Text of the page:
Health & Fitness

Keep an eye out for signs of AMD

Noticing a change in your vision is a little like watching your neighbor get thin: It can happen so slowly that you don't notice it until his jeans fall off.

What to watch for in your eyes: seeing wavy lines instead of straight ones, or gradually developing a blurred area in the center of your vision. Both are signs of AMD (age-related macular degeneration), the top cause of vision loss after 60. Don't wait till you're invited to join AARP to beat the odds. Use these smart strategies to keep your vision clear (and your arteries, too):

l. Take half a multivitamin in the morning and half at night. A seven-year study found that women who took supplements that included B-6, folic acid and B-12 were far less likely to develop AMD.

2. Watch your numbers. High blood pressure, high lousy LDL cholesterol, high triglycerides and high weight are linked to AMD.

3. Eat lots of fresh fruits and vegetables, including leafy greens, nuts and 100 percent whole grains. All are full of nutrients that your eyes love: vitamins C and E, zinc and carotenoids (beta carotene, lutein and zeaxanthin).

4. If you smoke, kick yourself in the butt and quit. Smokers (and breathers of secondhand smoke) are four times more likely to develop AMD.

5. Walk at least 30 minutes a day. What's good for your heart, waist, lungs, stress and skin is good for your eyes, too: Your retina (where the macula's nerves are) needs optimal oxygen as much as your car needs a paved road.

Healthy juice or sweet treat?

If you're a grown-up who stopped eating veggies the day you turned 21 — or a parent of kids who think salads should literally be tossed — you've probably eyed or tried the new fruity-sweet combo juices that include vegetables, too. Are they finally a way to get peas, carrots and broccoli into your diet, or your kids, without having to eat the stuff?

Sort of. We're good with 6 ounces a day of pure fruit or vegetable juice (no sugar added). Real juice is full of vitamins, minerals and health-protecting phytochemicals, plus it's often fortified with calcium and vitamin D and occasionally eye-, brain- and heart-healthy DHA. Also, some of the new mixed drinks deliver the twofer you think you're getting: 1 serving of fruit AND 1 of veggies. But others don't.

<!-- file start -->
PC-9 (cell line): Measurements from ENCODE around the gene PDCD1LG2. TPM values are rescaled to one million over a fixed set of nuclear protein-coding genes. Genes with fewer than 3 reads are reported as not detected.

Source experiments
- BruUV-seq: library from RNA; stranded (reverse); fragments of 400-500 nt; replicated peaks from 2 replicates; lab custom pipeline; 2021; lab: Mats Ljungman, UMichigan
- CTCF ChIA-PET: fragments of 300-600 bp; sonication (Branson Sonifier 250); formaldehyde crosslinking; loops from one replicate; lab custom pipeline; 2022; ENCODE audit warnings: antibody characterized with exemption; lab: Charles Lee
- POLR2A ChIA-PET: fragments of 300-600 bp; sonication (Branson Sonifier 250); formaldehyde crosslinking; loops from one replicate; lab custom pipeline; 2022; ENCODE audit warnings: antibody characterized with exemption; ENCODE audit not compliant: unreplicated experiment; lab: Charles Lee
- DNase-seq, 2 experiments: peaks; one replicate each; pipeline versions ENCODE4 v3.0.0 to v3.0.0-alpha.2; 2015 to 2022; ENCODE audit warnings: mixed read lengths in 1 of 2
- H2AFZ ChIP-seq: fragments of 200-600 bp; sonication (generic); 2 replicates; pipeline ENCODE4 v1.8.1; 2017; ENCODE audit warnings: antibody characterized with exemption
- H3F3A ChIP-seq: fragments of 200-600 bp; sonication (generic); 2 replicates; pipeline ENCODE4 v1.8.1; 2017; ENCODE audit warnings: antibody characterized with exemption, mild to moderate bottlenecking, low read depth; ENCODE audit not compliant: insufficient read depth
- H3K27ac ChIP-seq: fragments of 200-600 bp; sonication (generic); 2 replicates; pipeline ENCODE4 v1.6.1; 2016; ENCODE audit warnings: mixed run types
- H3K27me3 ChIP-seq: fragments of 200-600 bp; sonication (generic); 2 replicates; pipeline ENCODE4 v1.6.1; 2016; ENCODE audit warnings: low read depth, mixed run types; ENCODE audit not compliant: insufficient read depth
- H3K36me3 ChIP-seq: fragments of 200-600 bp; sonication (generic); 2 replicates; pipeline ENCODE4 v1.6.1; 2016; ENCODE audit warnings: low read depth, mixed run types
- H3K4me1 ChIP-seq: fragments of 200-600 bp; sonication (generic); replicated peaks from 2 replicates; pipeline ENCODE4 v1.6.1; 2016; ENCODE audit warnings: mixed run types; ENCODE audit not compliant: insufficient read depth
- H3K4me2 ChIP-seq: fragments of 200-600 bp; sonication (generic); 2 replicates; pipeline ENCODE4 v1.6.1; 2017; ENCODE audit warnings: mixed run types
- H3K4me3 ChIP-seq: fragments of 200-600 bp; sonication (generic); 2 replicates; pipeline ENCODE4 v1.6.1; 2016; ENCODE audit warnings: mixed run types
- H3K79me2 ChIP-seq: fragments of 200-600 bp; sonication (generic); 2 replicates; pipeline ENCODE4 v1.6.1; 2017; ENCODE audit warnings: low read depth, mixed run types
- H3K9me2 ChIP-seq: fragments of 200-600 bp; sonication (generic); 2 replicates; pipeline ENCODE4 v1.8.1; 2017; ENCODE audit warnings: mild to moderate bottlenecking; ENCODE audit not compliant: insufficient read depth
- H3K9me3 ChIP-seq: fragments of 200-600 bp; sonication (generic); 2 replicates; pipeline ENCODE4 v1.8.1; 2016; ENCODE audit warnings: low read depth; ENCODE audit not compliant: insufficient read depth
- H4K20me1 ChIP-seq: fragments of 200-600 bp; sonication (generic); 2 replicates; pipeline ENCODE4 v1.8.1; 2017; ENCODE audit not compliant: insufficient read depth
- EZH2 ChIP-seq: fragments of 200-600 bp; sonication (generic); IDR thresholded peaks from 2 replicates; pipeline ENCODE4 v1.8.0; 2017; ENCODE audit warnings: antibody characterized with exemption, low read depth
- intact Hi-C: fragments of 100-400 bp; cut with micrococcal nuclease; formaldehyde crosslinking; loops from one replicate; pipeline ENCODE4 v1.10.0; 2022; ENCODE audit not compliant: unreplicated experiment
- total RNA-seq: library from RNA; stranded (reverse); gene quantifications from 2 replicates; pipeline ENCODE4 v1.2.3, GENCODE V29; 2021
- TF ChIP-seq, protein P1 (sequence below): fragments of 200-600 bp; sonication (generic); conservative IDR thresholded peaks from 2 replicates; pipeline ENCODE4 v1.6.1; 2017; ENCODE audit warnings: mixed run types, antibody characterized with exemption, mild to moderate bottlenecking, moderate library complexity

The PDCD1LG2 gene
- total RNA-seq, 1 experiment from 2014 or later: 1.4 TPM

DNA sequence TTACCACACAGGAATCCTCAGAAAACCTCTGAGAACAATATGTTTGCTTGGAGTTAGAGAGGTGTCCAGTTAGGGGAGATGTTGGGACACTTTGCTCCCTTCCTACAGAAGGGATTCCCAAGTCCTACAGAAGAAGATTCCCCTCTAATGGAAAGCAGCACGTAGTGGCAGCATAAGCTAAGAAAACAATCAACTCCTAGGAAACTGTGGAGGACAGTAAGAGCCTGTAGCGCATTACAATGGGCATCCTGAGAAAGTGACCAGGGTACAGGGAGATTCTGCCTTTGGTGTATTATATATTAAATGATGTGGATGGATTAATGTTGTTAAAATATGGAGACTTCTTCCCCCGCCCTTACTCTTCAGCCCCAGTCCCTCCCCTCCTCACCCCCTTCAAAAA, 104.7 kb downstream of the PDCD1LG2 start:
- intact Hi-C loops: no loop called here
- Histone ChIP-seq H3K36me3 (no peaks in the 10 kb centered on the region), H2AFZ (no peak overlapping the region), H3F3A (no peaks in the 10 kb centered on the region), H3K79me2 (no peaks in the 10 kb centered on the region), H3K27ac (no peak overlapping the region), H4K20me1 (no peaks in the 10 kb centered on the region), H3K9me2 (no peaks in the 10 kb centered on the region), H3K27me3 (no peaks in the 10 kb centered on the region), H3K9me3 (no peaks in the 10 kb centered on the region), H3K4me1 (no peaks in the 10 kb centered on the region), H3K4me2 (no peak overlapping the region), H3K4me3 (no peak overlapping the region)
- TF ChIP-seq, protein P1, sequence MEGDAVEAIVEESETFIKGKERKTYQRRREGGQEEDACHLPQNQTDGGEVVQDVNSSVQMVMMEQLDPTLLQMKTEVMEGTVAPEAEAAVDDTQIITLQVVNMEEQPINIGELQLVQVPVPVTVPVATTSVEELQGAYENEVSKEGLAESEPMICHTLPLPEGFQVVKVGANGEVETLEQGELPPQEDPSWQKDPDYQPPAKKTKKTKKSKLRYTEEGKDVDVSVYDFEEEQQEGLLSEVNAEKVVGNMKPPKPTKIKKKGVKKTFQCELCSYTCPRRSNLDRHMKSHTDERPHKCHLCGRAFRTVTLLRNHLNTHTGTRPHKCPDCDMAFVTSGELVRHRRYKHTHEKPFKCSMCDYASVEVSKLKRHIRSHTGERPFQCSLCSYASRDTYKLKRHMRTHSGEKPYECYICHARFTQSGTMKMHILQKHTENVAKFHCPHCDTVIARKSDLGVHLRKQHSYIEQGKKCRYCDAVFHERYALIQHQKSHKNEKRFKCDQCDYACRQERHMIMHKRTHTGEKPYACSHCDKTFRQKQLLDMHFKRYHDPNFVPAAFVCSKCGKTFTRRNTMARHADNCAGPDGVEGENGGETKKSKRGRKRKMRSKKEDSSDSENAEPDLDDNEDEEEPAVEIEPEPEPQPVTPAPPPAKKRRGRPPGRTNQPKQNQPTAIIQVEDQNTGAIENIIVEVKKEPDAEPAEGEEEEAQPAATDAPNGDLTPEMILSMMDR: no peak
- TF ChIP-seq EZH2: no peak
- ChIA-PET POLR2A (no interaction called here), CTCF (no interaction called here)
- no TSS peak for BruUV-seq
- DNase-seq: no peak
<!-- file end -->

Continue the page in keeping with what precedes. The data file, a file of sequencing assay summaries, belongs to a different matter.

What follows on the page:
And here's the thing: Apple juice is not an apple. Ditto for carrots, tomatoes and oranges. Even high-pulp juices can't make up for all the fiber and nutrients that get discarded with the skin and pulp during juicing (and that help keep your appetite, blood sugar, LDL cholesterol and blood pressure down). Plus, using fruity-sweet drinks to hide squash won't help turn you or your kids into veggie lovers.

If sweetness is the key, sprinkle cinnamon on a baked sweet potato, add orange segments to broccoli, roast squash with apples. That said, veggie-infused fruit juices are better than no veggies.

Spot-tone your brain

You know you can't spot-tone a big belly, jiggly thighs or wide waistline. But you may be able to spot-tone a flabby area of your brain — and speed up your reaction times in the bargain.

We're talking about a boomerang-shaped brain zone called the corpus callosum. Normally, the CC is strict about controlling chitchat between the two halves of your brain. It's the CC's job to keep your left hand from mimicking your right when you're pouring coffee, tossing a Frisbee or changing highway lanes.